Almost by accident, OPEC adversaries Saudi Arabia and Iran are about to work as a team.
When the Saudi kingdom decided last year that OPEC should keep pumping to counter a surge in U.S. shale oil, Iran spearheaded resistance to the idea, saying output cuts were needed to buoy prices. Still a critic, Iran is nonetheless poised to amplify the strategy as it ramps up crude exports with the end of sanctions.
“Iran’s return is effectively the Saudi policy on steroids,” said Mike Wittner, head of oil-market research at Societe Generale SA in New York. “The policy is that low-cost Middle East crude should be gaining market share, and that it’s shale and other expensive non-OPEC supply that should be cut. So to use the Saudis’ own logic, as far as Iranian production goes — bring it on.”
By rebuffing calls to cut supply, the Organization of Petroleum Exporting Countries has sought to protect its market share by battering other producers with lower prices. That’s paying off, according to the International Energy Agency, as some U.S. shale drillers scale back and global oil majors slash investment, leaving OPEC to fill the gap. The 12-member group is likely to keep its output policy unchanged when it meets in Vienna onDec. 4, a Bloomberg survey shows.
OPEC’s rivals may face renewed pressure next year as Iran revives shipments constricted by three years of sanctions over its nuclear program. Iranian Oil Minister Bijan Namdar Zanganeh has called on other member states to pare output to accommodate its return, and insists the country will restore production regardless of the impact on prices. While Venezuela and Algeria have also called for cuts to quotas, the Saudi-led organization is likely to stay the course, according to all 30 analysts and traders polled.
“The additional barrels will help in the strategy of keeping prices low enough to lead to the postponement or cancellation of investment in projects elsewhere,” said Harry Tchilinguirian, head of commodity-markets strategy at BNP Paribas SA in London.“It plays into the strategy course that Saudi put OPEC on.”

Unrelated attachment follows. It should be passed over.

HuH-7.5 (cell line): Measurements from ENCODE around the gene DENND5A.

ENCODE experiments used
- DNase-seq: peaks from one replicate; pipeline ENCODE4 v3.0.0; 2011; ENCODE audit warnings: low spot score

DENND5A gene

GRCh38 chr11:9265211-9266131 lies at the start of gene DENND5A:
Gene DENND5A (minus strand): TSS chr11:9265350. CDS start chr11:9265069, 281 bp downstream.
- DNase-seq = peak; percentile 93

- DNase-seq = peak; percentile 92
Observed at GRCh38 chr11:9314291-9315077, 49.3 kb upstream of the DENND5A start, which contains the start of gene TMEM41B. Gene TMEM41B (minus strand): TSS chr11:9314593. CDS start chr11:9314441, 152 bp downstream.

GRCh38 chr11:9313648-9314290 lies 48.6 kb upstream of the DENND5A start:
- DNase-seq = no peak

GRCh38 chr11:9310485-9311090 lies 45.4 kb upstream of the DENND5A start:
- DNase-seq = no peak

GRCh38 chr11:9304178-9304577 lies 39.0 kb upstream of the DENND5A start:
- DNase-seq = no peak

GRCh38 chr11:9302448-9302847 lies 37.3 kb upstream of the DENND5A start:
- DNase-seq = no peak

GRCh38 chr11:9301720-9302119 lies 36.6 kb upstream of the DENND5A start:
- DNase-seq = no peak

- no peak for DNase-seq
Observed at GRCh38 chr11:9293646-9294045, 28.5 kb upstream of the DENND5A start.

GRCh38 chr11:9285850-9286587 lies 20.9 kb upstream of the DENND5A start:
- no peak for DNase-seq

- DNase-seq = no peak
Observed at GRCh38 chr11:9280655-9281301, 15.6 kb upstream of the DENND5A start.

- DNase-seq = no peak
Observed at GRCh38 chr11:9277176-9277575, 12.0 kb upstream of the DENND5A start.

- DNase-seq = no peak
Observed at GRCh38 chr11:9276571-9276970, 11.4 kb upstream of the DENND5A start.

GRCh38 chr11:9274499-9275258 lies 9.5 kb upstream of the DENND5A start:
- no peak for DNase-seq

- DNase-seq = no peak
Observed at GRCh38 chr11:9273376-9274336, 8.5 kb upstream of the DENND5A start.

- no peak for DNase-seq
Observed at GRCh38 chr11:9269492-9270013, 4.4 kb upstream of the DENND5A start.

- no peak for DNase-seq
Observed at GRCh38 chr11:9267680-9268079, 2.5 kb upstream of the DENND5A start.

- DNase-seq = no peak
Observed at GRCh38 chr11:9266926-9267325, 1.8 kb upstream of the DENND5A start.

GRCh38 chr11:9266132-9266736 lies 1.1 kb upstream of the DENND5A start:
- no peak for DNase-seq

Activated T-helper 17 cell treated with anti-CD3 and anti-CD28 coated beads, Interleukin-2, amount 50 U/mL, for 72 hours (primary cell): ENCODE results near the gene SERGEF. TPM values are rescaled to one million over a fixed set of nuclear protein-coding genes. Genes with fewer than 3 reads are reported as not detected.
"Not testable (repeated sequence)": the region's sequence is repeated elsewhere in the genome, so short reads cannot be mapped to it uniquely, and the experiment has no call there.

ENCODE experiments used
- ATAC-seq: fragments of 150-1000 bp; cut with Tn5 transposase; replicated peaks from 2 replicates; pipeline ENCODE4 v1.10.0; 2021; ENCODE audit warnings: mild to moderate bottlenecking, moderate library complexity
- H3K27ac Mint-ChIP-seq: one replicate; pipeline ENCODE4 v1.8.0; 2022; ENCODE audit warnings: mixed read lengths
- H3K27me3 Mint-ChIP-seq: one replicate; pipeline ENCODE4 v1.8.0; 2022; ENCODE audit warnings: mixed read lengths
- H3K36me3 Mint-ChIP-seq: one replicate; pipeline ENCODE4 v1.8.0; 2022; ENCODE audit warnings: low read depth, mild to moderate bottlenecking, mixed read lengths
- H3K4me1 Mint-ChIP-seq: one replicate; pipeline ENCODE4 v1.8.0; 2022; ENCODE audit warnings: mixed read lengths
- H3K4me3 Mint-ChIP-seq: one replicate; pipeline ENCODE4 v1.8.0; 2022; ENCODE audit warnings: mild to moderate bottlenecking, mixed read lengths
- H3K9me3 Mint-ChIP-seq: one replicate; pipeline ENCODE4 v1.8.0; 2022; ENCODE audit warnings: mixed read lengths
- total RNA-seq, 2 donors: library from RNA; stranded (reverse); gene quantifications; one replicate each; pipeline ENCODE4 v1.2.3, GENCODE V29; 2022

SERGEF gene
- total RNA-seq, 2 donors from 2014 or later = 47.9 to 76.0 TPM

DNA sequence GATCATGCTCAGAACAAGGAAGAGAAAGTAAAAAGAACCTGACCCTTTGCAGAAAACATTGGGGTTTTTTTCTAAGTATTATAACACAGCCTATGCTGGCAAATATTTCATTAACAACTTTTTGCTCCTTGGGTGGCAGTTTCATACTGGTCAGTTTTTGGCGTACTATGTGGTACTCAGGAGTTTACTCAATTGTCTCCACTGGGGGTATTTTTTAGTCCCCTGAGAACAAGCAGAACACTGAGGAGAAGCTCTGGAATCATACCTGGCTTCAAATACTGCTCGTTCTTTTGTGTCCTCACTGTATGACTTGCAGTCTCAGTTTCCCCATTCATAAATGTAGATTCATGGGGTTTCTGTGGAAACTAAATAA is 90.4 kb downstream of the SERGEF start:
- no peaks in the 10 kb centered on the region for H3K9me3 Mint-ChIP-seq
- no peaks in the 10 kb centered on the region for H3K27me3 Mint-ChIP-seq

Curbs on Iranian oil sales to Europe and Asia will be lifted once the country dismantles atomic equipment in line with the terms of a deal struck with world powers in July. That could happen around the end of the first quarter, Societe Generale estimates. Iran can expand output by 500,000 barrels a day — from about 2.8 million currently — within a week of restrictions being removed, and by 1 million barrels a day within six months, according to state-run National Iranian Oil Co.
Global markets are already contending with a surplus that the IEA estimates is the biggest in 17 years. Benchmark Brent crude has tumbled more than 40 percent in the past year and OPEC’s rivals are feeling the pressure. U.S. oil production is projected to shrink in 2016 for the first time in eight years, according to the agency.
Brent rose 54 cents to $45.40 a barrel on the London-based ICE Futures Europe exchange at 3:56 p.m. local time. Prices have declined 8.4 percent this month.
Iran’s Zanganeh said in October that “OPEC should decide to manage the market by reducing the level of production.” The nation will continue to disavow the Saudi plan because prices are too low for it to attract the foreign investment needed to rehabilitate its oil industry, according to Paolo Scaroni, deputy chairman of NM Rothschild & Sons Ltd. and former Eni SpA chief executive officer. “Iran will oppose the strategy because they cannot survive with this price,” he said.
The Islamic Republic is seeking at least $100 billion of oil investment from international companies, according to Zanganeh.
It’s possible that Iranian supply will gather pace slower than forecast, tempering the damage to rival producers, according to Antoine Halff, a senior fellow at the Center on Global Energy Policy at Columbia University in New York. With so much oil around, the nation will only resume exports gradually, rather than pushing discounted shipments on buyers, he said.
“The rather slushy market will constitute a constraint on Iran’s capacity to ramp up,” Halff said. “Iran’s return might not be a game changer.”
The country’s re-emergence will only harden Saudi Arabia’s resolve to maintain production and protect market share, according to Commerzbank AG. The kingdom won’t make room for its political antagonist as they take opposite sides in regional battlegrounds such as Yemen and Syria, the bank said.
If Iran’s resurgence amplifies OPEC’s strategy, it also increases competition between members, both for customers and overseas partnerships, according to Citigroup Inc.
“Iran will need to rekindle its own industry and go about securing market share in the same fashion as every other member,” said Seth Kleinman, London-based head of energy strategy at Citigroup. “They all need to chase the same strategy. They may all be on the same page, but it intensifies competition for market share.”